The Swiss National Council has rejected a bill to allow cannabis pilots after the Council of States approved what would have been a change in the Swiss Narcotics Act (BetMG) in May. In the neighbouring Germany, the Parliament discussed a cannabis-petition submitted by the German Hemp Association (DHV) in a first reading.
In Switzerland, as in Germany, the use of cannabis is approved only for research purposes in exceptional cases. Neither Swiss nor German lawmakers allow for cannabis pilot projects to monitor recreational cannabis issues. Although such pilots could theoretically be approved in Germany if they are in the public interest, attempts to set up recreational cannabis pilots have failed since the first application by the state of Schleswig-Holstein in 1999.
Swiss National Council rejects Cannabis-trials
In Switzerland, the Ministry of Health (BAG) has repeatedly denied the approval of such pilot projects because cannabis consumption for recreational purposes violates applicable law, even in the context of a model project. In 2016 former Federal Councilor Ruth Dreifuss met the incumbent Federal Councilor Alain Berset Berset several times and convinced the former opponent of the necessity to allow cannabis-trials. In November 2017, Federal Councilor Alain Berset rejected such a license to the city of Bern due to the lack of legal basis.
After Berset’s rejection the Solothurn, on March 15 Councillor Roberto Zanetti presented a bill to the Council of States (small Chamber of the parliament) that would expand the BetMG with a so-called “experimental article” and thus create a legal basis for the pilots being requested by many Swiss cities.
On June 11th the National Council (Big chamber of the Parliament) rejected the amendment adopted by the Council of States in March. The parliament decided by a slight majority of 96 to 93 votes to reject federal trial-regulated sales of cannabis.
The “cannabis-initiative,” which will appear in a second referendum on cannabis legalization after the first, which took place in 2008, failed with 37 percent support.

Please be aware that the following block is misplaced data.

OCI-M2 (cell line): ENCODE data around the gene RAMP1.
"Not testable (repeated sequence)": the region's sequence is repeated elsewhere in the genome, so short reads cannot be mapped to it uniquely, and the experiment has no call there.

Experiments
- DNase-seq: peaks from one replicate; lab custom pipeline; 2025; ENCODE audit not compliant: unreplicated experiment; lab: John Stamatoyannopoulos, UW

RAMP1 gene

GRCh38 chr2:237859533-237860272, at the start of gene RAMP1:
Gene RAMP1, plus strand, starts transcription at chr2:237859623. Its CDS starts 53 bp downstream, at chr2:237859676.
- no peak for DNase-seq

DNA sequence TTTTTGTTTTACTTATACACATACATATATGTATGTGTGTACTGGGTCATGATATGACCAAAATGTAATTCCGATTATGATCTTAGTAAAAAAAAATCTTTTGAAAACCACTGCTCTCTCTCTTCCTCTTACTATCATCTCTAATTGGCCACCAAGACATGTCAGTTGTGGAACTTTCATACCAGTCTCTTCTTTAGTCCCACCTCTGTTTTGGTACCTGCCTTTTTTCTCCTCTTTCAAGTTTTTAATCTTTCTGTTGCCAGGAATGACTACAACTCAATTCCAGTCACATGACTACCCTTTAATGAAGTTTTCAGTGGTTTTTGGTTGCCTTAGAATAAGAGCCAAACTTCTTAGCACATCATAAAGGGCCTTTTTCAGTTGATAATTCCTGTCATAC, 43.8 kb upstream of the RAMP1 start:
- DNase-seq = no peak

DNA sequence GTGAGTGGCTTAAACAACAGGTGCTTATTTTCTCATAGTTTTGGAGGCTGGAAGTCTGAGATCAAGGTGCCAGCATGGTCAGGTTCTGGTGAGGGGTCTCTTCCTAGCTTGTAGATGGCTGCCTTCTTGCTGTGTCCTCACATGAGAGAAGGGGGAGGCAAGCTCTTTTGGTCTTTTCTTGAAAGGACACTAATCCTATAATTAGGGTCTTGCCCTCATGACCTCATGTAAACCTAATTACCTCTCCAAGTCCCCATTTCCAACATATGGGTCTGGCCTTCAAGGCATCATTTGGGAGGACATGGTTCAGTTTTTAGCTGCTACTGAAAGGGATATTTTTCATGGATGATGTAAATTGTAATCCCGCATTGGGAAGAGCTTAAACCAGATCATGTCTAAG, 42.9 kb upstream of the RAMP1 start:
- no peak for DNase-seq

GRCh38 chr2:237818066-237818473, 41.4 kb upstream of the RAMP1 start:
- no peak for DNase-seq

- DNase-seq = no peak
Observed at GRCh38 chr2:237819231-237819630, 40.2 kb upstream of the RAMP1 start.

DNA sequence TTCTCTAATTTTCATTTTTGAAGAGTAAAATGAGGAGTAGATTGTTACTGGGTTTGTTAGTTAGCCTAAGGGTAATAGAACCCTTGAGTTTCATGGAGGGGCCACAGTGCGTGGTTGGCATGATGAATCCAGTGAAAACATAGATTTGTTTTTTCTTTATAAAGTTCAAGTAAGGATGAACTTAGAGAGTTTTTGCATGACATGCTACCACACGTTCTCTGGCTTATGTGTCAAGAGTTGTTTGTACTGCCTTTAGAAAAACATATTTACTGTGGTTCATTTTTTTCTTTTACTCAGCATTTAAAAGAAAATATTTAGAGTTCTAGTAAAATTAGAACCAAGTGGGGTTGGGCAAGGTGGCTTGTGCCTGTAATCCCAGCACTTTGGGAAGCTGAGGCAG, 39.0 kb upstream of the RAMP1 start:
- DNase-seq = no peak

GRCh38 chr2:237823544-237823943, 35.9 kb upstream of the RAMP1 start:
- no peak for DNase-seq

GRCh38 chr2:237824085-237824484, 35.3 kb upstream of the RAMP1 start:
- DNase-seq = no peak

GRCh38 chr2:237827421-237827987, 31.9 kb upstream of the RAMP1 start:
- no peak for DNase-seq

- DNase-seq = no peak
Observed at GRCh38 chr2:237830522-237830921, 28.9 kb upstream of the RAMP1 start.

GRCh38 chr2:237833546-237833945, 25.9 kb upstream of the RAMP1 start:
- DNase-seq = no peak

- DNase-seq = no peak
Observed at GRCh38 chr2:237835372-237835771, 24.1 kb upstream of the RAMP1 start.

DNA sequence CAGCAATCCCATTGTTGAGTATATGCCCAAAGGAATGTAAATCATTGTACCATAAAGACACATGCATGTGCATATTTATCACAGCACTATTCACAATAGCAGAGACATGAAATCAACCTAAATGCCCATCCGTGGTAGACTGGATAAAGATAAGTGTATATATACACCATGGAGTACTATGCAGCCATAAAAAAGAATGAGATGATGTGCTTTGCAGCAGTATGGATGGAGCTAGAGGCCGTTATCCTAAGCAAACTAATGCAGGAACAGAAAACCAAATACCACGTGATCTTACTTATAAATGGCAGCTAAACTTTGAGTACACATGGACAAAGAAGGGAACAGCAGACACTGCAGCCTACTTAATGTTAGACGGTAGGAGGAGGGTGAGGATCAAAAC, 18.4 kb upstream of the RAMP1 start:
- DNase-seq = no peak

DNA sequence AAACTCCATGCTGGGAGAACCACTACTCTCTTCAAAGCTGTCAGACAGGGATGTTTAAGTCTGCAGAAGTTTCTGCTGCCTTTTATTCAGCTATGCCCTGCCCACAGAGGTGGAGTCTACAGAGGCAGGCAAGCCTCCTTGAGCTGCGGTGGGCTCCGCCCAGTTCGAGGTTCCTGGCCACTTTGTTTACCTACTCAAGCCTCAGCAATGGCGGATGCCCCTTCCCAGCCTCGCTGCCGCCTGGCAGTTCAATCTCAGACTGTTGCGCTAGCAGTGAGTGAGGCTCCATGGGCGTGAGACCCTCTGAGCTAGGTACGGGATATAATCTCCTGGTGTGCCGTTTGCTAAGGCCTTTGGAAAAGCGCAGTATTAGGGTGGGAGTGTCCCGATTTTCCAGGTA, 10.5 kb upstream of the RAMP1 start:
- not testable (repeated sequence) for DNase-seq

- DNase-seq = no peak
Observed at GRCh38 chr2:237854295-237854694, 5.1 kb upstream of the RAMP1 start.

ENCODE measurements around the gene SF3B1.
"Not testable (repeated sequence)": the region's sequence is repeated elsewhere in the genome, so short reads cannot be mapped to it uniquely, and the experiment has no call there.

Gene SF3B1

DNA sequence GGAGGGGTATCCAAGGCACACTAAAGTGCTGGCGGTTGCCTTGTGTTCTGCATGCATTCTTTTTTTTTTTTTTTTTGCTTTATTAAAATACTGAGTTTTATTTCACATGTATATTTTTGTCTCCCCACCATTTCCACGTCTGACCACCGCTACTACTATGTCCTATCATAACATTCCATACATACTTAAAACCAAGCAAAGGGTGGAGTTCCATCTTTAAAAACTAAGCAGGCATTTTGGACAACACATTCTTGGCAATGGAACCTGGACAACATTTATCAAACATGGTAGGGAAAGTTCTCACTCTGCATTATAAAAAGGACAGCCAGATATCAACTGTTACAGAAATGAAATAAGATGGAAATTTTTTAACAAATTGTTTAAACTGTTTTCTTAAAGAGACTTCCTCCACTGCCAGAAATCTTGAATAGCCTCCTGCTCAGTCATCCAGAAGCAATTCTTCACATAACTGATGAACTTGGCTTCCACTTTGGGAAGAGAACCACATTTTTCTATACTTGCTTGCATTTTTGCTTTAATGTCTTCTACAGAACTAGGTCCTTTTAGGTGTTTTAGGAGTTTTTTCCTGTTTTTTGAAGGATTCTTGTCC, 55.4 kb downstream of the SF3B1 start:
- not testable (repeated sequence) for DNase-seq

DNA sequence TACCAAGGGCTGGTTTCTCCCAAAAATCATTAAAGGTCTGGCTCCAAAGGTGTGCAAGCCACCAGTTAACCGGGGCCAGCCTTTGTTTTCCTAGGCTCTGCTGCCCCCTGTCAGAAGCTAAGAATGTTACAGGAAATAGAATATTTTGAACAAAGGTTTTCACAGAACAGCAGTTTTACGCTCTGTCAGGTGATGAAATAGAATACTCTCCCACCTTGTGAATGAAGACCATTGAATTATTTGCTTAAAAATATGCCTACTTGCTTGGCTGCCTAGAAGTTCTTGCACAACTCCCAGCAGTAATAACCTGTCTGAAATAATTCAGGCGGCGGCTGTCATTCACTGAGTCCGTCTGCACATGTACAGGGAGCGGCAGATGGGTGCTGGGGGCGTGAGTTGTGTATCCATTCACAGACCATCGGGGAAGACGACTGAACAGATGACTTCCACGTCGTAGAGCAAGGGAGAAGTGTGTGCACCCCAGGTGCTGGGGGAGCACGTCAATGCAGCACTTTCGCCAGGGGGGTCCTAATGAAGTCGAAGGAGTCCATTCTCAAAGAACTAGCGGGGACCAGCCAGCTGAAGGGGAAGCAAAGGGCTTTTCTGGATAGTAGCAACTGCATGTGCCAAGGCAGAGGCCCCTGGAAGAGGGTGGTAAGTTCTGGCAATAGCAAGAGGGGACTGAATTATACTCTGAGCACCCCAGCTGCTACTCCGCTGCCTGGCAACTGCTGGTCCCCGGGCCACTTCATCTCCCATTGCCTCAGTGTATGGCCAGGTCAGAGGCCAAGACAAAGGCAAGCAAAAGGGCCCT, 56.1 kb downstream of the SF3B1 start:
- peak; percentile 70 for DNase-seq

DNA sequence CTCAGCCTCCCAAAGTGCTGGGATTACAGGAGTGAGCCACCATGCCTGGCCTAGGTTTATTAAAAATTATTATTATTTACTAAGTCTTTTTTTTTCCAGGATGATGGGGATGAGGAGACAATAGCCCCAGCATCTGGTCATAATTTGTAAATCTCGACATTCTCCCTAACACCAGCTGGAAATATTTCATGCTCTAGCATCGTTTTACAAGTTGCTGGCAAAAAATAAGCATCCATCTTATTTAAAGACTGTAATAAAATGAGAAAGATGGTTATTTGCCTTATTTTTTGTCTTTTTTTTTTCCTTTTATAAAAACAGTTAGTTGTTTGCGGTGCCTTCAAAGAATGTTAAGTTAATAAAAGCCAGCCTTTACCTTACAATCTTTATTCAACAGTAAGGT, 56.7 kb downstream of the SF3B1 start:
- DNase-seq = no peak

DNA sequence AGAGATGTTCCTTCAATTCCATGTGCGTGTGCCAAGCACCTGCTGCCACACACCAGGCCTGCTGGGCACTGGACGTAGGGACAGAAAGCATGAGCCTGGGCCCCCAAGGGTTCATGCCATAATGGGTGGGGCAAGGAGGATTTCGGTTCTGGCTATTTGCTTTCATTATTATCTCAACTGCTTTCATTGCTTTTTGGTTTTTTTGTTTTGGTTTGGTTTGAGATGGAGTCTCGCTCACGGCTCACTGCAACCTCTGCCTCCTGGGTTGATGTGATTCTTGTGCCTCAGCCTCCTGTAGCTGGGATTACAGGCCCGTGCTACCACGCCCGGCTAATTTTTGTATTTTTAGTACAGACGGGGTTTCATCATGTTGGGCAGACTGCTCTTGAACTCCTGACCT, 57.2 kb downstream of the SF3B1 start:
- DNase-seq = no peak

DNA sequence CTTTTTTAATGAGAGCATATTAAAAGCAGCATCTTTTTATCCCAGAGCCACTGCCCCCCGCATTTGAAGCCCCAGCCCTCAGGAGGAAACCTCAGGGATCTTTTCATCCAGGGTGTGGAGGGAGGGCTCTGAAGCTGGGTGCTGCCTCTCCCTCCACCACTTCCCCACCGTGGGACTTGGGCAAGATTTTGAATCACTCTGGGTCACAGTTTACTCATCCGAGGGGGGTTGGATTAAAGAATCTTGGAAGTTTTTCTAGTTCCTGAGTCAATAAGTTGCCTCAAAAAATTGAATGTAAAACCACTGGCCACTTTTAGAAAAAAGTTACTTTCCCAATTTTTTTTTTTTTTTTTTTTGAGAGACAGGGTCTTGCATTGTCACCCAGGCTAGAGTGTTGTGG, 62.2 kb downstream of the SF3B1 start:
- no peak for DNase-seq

A lot has happened since the introduction of the 2008 referendum on cannabis legalization. There has been a CBD boom in Switzerland and public opinion changed dramatically. In recent polls, approval for a regulated cannabis market in Switzerland has reached more than 60 percent.
Cannabis also remains a hot topic in the German Bundestag
The German parliamentarians also dealt with cannabis this week. In November 2017, the German Hemp Association presented a petition with almost 80,000 signatures to the Petitions Committee of the Bundestag, whose core demand is:
“The Bundestag may regulate the market for cannabis as a recreational substance, paying particular attention to the aspects of youth protection, prevention, consumer protection and quality control.”
On Monday, June 11th, delegates of all five parties represented in the Bundestag discussed the best supported of the past year in the Petitions Committee. While the Christian Democrats (CDU/CSU) and the Nationalist Party (AfD) spoke out against a controlled cannabis market, representatives of the Greens, Free Democrats (FDP), the Lefties and also the co-governing Social democrats (SPD) positioned themselves in support.
On June 27, the German Bundestag will debate three legislative proposals from the Greens, the Lefties and the FDP. Then one will see whether the SPD MPs are in a position to persuade their government- and coalition-partner to compromise. Although the petition is not binding, rather it strengthens the position of cannabis supporters within the parliament and the German government.
The CDU has already signaled that it will reject the proposal. Their governmental partner SPD will not endanger the coalition for cannabis policy. But even if the government does not legalize cannabis in a coup, the SPD, in the face of massive petition and opposition support, could move its coalition partner to small concessions, such as allowing cannabis trials.